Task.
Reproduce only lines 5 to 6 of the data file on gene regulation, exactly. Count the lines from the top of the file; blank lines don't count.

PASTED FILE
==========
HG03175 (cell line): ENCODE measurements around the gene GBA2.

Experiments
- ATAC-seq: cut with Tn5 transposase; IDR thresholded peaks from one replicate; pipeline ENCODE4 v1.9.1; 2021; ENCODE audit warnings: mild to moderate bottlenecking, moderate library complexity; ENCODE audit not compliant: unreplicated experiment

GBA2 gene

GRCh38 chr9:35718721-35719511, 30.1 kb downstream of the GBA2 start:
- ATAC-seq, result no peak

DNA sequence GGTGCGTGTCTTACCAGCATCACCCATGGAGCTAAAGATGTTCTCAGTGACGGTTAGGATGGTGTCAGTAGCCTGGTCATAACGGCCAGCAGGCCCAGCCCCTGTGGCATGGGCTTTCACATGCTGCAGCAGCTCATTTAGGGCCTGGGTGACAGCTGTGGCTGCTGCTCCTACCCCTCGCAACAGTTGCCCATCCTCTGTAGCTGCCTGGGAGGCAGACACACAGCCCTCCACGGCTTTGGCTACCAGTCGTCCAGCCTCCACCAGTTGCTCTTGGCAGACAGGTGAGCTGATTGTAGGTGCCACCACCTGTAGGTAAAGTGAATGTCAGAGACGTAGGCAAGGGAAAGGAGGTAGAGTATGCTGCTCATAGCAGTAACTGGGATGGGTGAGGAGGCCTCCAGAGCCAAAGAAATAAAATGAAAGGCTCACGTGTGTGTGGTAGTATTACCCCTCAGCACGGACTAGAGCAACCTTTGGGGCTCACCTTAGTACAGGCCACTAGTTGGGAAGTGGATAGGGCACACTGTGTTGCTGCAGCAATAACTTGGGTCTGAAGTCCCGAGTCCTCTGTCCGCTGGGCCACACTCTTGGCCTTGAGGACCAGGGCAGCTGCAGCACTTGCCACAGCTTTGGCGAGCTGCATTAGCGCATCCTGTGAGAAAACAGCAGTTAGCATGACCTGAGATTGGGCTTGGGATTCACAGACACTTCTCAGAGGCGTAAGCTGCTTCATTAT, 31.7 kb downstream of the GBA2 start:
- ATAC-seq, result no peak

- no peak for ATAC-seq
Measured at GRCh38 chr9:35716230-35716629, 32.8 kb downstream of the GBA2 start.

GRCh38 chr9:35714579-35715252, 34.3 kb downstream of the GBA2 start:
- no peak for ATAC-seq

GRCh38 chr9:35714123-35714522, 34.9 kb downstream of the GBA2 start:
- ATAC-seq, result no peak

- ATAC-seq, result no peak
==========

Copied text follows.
GRCh38 chr9:35718721-35719511, 30.1 kb downstream of the GBA2 start:
- ATAC-seq, result no peak